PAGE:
This evening we saw the last performance of Tubular Bells For Two for this #FringeWorld .

This evening we saw the last performance of Tubular Bells For Two for this #FringeWorld .

It was amazing, so have a read of Alicia Smith​'s review - which is likewise amazing.

Originally shared by Alicia Smith

Do you know the album by Mike Oldfield - Tubular Bells?

Revolutionary for the time, the young musical prodigy created an amazing work - and I remember my music teacher in 1978 playing us the bit that everyone knows, or should know and telling us this was an important piece of music.

You know, where the instruments are named and then played with the recurring theme. Of course bits of the album were used in the Exorcist and the London Olympics and so forth.

 I heard the whole album, both sides, and on vinyl and cd. I play it quite often and its successor albums, dvds, other works by Oldfield. And always under the impression that if played live you need a lot of people, and possibly a pipe band for some of the later pieces. 

How wrong I was. When I heard that Tubular Bells for Two was coming to Fremantle I did a bit of reading, hey, I like Tubular Bells and wow, a live performance. But by two people? How could that be?

How it can be is by two extremely energetic and hard working people -Daniel Holdsworth and Aidan Roberts arraying a bunch of instruments around themselves, learning them, working out how to string it all together and a heck of a lot of practise. Then they bring it to stage and let us watch.

And it's an extraordinary performance. Playing to a full house of enthralled music lovers, some who'd never heard the original, the logistical nightmare of playing each part of the opus was evident. But not in the music because it was wonderful to hear.

This was the musical equivalent of spinning a lot of plates and neither one dropped a plate. A multitude of guitars were exchanged - just these two guys on stage, no one else handing them anything, no one else on stage except them and about 20 instruments.

No grand piano, but keyboards are much more portable. Yes, there was a mandolin, and the signature tubular bells. Watching the fellows race around from place to place, from instrument to instrument, plectrums firmly grasped in the mouth for ease of access because now it's glockenspiel time the energy transfers itself to the music, and a tension grows. So much could go wrong, but doesn't!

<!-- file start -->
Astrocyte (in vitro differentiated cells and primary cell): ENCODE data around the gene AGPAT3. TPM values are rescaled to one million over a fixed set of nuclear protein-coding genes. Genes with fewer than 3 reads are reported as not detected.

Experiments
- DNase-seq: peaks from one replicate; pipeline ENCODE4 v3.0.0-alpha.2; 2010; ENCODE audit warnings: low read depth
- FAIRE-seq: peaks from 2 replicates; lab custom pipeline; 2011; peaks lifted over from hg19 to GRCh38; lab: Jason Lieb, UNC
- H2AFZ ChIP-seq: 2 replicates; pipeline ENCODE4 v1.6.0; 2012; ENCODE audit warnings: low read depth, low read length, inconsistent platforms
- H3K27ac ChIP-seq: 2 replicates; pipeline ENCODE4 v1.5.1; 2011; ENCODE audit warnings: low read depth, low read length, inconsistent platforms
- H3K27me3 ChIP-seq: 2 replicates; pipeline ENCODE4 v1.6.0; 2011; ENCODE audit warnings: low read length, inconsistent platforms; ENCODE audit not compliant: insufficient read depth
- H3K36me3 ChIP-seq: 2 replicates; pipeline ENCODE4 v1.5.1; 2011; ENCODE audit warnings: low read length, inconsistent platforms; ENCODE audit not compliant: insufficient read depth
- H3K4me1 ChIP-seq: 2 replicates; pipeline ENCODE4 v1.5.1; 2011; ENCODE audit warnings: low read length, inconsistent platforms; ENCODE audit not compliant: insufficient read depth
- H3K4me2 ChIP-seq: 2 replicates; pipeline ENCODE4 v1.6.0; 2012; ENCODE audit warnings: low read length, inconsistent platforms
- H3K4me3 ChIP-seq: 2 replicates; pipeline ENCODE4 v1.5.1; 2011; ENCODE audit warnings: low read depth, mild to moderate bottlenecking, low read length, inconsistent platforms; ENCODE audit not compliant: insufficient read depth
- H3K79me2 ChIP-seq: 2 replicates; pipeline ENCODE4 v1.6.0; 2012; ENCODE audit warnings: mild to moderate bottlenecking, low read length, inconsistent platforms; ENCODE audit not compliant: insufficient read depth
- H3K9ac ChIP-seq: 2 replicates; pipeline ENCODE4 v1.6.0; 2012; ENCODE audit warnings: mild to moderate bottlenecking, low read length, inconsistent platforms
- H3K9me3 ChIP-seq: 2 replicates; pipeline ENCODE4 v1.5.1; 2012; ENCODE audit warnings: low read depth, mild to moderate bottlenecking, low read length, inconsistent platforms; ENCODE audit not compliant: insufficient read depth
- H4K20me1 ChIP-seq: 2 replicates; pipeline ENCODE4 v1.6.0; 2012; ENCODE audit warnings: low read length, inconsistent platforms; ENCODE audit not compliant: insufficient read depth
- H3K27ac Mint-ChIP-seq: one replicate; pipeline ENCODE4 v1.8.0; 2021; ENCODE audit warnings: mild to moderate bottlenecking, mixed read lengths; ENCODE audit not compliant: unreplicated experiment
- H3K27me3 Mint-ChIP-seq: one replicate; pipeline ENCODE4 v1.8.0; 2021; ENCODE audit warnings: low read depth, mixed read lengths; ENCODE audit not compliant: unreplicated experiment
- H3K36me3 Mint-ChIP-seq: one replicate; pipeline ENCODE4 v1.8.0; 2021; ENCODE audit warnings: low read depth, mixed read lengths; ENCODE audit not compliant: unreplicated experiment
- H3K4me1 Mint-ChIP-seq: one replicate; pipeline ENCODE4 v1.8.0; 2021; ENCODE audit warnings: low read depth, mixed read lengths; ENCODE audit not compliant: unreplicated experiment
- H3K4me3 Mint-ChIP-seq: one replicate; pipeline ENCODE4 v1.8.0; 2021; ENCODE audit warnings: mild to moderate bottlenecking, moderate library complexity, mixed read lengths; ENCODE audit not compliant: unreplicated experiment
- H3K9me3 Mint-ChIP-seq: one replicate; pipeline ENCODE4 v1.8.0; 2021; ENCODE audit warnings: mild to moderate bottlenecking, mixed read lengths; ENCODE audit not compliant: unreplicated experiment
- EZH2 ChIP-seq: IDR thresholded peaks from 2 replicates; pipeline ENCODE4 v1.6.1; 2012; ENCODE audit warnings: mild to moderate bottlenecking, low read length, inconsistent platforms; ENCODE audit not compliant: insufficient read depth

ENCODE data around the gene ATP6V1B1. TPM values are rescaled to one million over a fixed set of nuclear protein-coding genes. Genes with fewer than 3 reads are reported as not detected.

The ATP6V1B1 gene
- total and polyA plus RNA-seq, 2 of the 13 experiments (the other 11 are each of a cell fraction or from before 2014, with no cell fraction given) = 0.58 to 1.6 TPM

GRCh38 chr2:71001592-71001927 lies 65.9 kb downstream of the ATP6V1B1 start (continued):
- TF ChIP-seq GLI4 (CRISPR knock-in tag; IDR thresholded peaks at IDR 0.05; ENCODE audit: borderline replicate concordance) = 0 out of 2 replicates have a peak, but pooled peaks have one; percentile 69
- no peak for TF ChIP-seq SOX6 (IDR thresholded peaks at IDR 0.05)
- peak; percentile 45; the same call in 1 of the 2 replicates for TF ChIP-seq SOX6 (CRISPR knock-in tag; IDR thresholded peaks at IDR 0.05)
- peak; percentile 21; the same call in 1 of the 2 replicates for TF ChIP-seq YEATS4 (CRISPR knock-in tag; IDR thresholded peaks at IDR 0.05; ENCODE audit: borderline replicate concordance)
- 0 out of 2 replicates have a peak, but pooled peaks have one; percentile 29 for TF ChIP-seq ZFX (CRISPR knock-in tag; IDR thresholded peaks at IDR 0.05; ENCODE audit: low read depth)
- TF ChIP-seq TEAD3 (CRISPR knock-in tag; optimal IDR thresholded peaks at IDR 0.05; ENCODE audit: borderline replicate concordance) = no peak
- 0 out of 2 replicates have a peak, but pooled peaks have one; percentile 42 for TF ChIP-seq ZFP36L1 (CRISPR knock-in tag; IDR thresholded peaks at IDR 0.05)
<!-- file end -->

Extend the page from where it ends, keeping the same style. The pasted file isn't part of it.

And if something does go wrong these guys deal with it - a foot pedal broke off the drum kit during the amazing crescendo of the Piltdown Man sequence. A raw primal segment - complete with vocals and these guys adapted and the audience wouldn't have noticed particularly unless the failed object hadn't been brandished wrathfully in front of them. But the music went on, because these guys are good. Daring and evocative.

This is music close to the edge, but damn it, it's from the edge you get the best view. And if it teeters, you find that these performers have wings and will lift both you and the music over any obstacle and give you a better view yet.

One fellow in the audience had been to see all 4 performances. I wish I had. If they come again I will. They have a website - http://www.tubularbellsfortwo.com/ and an album available. I bought it, and if you like Tubular Bells it might interest you to hear such a energetic version. Australian audiences aren't known for their standing ovations. This performance got one.

10/10 Exultant and watching a rock opera based on Five Miles Out with real planes on the Sid and Nancy Scale.

#fringeworld   #fringeworld2016  

Photographs by Rob Masters 



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